22 minutes of physical activity per day would be enough to counter the effects of a sedentary lifestyle

22 minutes of physical activity per day would be enough to counter the effects of a sedentary lifestyle

Teleworking has many advantages for employees, but it is not without health consequences. Considered one of the evils of the century, a sedentary lifestyle has considerably increased with distancing, establishing itself in many countries as a public health priority. However, a new study reveals that simple and accessible actions could limit the effects, starting with practicing around twenty minutes of physical activity per day.

Global health recommendations are clear: an adult aged 18 to 64 should engage in at least 150 minutes of moderate-intensity physical activity per week, and engage in muscle-strengthening exercises at least twice per week. In any case, this is the volume recommended by the World Health Organization (WHO) to maintain “good health”. But the health authority reports at the same time that a third of women and a quarter of men do not spend enough time on this type of activity in the world, and that it is essential to limit sedentary time. Something less and less easy with the generalization of teleworking.

Based on the observation that an adult spends on average 9 to 10 hours per day in a seated position, at least in developed countries, a team of researchers led by scientists from UiT The Arctic University of Norway sought to determine whether physical activity could reduce the risk of death linked to a sedentary lifestyle. And above all to establish a minimum duration of physical activity necessary to reverse the trend. To do this, they analyzed data from 11,989 individuals aged at least 50 years old, equipped with activity sensors, and from four surveys, two carried out in Norway, one in Sweden, and one in the United States, between 2003 and 2019. These data were then linked with death registers.

At least 22 minutes of physical activity

Published in the British Journal of Sports Medicine, this work estimates that 5,943 participants spent less than 10.5 hours sitting daily, compared to 6,042 who exceeded this duration. We also learned that 805 participants died, of whom 357 spent less than 10.5 hours sitting each day, and 448 more than 10.5 hours. And this, over an average follow-up period of 5 years. Data which allows researchers to conclude that prolonged sitting, namely for more than 12 hours, is associated with a 38% increased risk of death compared to a daily sedentary lifestyle of 8 hours. But not for all participants, since physical activity of moderate to vigorous intensity of at least 22 minutes daily would help reverse the situation.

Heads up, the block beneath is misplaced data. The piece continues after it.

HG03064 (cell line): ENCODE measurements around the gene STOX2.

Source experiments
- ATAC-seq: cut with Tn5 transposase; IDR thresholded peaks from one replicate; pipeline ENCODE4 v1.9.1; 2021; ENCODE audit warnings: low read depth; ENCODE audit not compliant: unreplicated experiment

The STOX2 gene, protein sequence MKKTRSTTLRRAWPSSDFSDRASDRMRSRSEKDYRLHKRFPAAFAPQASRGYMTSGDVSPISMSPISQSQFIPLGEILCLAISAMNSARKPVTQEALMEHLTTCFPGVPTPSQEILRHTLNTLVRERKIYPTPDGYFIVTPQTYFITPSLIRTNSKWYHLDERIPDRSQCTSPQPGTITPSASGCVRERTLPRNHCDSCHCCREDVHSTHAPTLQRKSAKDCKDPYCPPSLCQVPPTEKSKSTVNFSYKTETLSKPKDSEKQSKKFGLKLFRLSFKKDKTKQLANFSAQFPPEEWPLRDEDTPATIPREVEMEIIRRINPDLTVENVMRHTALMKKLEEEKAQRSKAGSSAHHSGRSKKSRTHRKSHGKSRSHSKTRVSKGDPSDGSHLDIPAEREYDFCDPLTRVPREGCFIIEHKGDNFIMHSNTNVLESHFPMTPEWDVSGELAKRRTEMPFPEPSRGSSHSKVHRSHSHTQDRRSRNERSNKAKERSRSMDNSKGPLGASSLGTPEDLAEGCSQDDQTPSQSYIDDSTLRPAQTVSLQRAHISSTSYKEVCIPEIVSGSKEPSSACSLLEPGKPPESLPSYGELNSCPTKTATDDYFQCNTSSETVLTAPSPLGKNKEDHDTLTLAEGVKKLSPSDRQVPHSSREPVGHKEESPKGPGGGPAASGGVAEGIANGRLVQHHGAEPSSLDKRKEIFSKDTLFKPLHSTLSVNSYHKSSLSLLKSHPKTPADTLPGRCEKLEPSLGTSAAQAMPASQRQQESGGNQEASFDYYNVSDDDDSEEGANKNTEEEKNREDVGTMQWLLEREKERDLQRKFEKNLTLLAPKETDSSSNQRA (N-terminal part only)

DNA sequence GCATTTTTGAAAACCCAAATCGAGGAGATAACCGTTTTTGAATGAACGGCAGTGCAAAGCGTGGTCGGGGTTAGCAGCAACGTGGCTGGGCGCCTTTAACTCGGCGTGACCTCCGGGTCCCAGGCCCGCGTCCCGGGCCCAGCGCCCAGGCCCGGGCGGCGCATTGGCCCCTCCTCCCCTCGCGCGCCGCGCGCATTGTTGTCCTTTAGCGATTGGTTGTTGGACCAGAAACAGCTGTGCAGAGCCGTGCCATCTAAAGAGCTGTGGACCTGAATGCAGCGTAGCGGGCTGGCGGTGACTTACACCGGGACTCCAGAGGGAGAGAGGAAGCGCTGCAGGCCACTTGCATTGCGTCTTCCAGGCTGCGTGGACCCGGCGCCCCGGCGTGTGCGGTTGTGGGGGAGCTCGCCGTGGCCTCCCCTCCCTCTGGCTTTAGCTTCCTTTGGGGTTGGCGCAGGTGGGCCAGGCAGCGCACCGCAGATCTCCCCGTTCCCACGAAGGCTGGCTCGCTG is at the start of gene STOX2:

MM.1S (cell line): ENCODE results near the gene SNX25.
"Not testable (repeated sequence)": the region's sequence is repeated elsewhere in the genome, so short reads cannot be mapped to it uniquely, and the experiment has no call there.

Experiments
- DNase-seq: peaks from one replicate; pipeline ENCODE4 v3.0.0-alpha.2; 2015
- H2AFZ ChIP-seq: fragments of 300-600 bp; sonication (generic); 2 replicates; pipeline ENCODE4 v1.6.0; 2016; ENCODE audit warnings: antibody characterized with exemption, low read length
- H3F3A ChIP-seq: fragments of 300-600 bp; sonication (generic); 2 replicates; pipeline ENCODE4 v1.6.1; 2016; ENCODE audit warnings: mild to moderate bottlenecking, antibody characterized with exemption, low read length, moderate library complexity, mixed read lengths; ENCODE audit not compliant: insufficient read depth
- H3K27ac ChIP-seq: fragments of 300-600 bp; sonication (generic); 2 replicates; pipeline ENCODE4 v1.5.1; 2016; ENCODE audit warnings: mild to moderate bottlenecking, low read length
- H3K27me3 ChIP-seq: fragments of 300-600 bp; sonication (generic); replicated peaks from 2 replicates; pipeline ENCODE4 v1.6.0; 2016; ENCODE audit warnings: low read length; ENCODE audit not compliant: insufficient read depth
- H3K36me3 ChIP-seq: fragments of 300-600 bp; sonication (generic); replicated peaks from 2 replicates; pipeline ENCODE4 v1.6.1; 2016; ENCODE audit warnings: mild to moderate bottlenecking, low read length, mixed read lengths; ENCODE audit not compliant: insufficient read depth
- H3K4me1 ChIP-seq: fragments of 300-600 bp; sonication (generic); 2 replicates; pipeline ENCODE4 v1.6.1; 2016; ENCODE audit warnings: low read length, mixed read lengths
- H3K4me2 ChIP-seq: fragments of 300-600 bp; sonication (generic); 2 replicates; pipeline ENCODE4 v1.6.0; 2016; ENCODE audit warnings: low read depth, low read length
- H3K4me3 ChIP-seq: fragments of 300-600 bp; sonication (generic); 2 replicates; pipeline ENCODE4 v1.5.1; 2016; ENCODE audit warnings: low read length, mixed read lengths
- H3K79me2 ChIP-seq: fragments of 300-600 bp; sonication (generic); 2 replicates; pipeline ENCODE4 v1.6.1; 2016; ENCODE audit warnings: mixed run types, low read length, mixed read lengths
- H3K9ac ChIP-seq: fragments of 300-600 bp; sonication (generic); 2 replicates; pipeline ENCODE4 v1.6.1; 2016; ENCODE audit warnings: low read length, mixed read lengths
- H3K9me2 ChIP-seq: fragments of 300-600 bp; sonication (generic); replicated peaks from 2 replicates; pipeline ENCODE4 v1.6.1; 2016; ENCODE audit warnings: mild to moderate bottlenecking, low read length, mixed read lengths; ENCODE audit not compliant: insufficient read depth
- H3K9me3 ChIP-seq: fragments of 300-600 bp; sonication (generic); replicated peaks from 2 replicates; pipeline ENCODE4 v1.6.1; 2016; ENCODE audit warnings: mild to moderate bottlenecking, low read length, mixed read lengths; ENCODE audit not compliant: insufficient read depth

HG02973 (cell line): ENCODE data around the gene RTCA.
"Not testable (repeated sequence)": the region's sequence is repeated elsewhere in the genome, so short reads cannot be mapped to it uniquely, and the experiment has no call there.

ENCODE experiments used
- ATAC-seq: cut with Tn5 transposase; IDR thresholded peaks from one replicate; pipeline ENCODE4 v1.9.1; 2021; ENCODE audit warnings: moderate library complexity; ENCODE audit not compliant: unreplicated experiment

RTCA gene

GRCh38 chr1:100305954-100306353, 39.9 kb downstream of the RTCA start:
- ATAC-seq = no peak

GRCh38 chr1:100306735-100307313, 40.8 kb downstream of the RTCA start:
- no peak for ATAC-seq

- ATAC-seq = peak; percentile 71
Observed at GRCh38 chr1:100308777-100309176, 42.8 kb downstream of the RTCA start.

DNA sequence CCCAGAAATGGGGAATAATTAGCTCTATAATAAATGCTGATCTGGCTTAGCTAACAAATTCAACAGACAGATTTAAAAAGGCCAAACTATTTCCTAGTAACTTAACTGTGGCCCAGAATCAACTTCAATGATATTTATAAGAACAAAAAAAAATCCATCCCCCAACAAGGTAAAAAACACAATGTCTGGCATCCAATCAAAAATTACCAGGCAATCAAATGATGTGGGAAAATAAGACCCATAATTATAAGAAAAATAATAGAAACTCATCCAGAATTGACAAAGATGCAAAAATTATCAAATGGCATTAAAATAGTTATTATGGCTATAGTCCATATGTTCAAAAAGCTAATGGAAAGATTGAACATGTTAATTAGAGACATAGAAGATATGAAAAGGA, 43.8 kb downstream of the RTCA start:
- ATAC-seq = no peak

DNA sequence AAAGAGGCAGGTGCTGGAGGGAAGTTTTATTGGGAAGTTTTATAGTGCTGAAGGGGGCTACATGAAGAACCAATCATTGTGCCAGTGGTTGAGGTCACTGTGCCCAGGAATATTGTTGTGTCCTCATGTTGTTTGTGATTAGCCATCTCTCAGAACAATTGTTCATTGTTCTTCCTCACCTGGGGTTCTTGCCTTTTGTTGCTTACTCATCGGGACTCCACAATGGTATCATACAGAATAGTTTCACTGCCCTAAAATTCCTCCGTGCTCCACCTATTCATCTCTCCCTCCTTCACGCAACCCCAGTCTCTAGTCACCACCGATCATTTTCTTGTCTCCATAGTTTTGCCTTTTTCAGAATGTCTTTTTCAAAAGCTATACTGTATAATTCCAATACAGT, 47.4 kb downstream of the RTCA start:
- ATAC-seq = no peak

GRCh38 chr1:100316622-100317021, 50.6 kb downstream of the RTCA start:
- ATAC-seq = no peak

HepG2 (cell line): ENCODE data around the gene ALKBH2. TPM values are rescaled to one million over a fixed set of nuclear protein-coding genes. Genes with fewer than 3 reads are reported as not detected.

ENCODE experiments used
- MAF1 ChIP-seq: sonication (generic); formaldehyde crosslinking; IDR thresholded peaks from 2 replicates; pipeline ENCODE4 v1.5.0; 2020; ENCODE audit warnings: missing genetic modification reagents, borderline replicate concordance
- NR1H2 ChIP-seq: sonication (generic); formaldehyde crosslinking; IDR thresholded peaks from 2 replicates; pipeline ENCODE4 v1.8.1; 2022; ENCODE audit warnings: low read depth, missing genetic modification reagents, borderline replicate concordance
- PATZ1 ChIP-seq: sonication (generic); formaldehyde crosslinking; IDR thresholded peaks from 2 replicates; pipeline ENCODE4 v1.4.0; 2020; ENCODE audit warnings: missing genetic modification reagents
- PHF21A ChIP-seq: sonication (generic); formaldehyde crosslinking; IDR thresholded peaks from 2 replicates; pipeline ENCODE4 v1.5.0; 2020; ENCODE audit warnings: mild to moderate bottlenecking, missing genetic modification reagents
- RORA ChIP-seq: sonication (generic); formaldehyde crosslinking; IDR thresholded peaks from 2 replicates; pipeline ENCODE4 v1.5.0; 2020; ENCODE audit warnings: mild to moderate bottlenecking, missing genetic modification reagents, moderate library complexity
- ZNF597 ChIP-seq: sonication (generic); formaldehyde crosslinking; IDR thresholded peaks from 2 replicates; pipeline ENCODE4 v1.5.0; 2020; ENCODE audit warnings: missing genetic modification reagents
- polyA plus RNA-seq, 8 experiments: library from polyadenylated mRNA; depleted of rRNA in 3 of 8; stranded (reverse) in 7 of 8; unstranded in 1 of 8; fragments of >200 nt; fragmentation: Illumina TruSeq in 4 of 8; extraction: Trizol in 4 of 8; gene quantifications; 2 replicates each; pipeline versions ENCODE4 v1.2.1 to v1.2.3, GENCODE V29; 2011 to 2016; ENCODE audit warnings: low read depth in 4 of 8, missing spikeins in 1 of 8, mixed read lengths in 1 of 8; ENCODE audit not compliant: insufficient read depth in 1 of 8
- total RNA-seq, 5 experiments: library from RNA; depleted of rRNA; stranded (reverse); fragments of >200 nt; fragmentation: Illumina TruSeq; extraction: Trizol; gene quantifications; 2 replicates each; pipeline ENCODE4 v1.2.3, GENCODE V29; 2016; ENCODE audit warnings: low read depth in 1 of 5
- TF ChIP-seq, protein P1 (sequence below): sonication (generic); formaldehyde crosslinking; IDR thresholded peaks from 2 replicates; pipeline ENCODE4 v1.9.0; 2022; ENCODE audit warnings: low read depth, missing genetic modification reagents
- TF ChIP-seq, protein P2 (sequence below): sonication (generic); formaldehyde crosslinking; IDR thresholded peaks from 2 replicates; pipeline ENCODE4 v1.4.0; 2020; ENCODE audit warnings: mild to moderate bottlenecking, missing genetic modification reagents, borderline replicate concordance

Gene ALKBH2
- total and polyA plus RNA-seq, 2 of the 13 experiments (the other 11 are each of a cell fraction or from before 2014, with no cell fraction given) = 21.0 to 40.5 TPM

It therefore appears that around twenty minutes of moderate to vigorous physical activity per day could be enough to counterbalance the harmful effects of a sedentary lifestyle. But this is obviously a minimum duration, the researchers specifying that the more this increases, the more the risk of death decreases. “For example, 10 extra minutes per day was associated with a 15% reduced risk of death among people who spent less than 10.5 hours sitting and 35% among those who spent more than 10.5 hours sedentary. , every day“, we can read in a press release. Note also that the duration established by the Norwegian researchers corresponds to that recommended, on average, by the WHO.

Favor the stairs or walking

This is an observational study which does not make it possible to establish a direct link between the practice of physical activity and the reduction in the risk of death in sedentary people, especially since certain factors, such as Diet or general health were not taken into account. Which does not prevent the researchers from concluding: “Small amounts of moderate-to-vigorous physical activity may be an effective strategy for improving mortality risk from high sedentary time, while accumulating more than 22 minutes of moderate-to-vigorous physical activity eliminates the risk of ‘high sedentary time“.

Contrary to popular belief, it is not essential to run a marathon, or engage in intense sports sessions, to combat a sedentary lifestyle. According to the WHO, “physical activity (results in) any bodily movement produced by the skeletal muscles which requires the expenditure of energy. Physical activity refers to all the movements that we perform, particularly during leisure time, at the workplace or to move from one place to another.“. It can be walking, cycling, games, or even “active relaxation”, as the world authority emphasizes. Among the simple actions to adopt on a daily basis: taking the stairs rather than the elevator, favor walking or cycling rather than the car for short journeys, or even get off the metro, bus or tram one station before to increase the duration of daily physical activity.

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